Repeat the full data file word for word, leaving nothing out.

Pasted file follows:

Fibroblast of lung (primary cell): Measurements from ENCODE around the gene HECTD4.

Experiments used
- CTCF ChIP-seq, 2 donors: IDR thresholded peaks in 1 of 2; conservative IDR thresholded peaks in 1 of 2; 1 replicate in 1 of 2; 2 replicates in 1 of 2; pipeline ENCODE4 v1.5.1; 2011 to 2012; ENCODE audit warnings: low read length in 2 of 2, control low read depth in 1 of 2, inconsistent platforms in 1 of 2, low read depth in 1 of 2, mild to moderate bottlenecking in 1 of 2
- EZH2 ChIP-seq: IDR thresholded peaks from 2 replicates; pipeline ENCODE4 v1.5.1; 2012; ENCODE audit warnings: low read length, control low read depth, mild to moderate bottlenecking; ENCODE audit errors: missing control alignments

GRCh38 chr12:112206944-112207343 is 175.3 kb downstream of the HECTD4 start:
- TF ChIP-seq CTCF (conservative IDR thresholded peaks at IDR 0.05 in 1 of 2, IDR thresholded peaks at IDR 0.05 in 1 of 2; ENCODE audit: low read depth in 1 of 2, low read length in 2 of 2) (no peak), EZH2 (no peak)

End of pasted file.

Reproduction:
Fibroblast of lung (primary cell): Measurements from ENCODE around the gene HECTD4.

Experiments used
- CTCF ChIP-seq, 2 donors: IDR thresholded peaks in 1 of 2; conservative IDR thresholded peaks in 1 of 2; 1 replicate in 1 of 2; 2 replicates in 1 of 2; pipeline ENCODE4 v1.5.1; 2011 to 2012; ENCODE audit warnings: low read length in 2 of 2, control low read depth in 1 of 2, inconsistent platforms in 1 of 2, low read depth in 1 of 2, mild to moderate bottlenecking in 1 of 2
- EZH2 ChIP-seq: IDR thresholded peaks from 2 replicates; pipeline ENCODE4 v1.5.1; 2012; ENCODE audit warnings: low read length, control low read depth, mild to moderate bottlenecking; ENCODE audit errors: missing control alignments

GRCh38 chr12:112206944-112207343 is 175.3 kb downstream of the HECTD4 start:
- TF ChIP-seq CTCF (conservative IDR thresholded peaks at IDR 0.05 in 1 of 2, IDR thresholded peaks at IDR 0.05 in 1 of 2; ENCODE audit: low read depth in 1 of 2, low read length in 2 of 2) (no peak), EZH2 (no peak)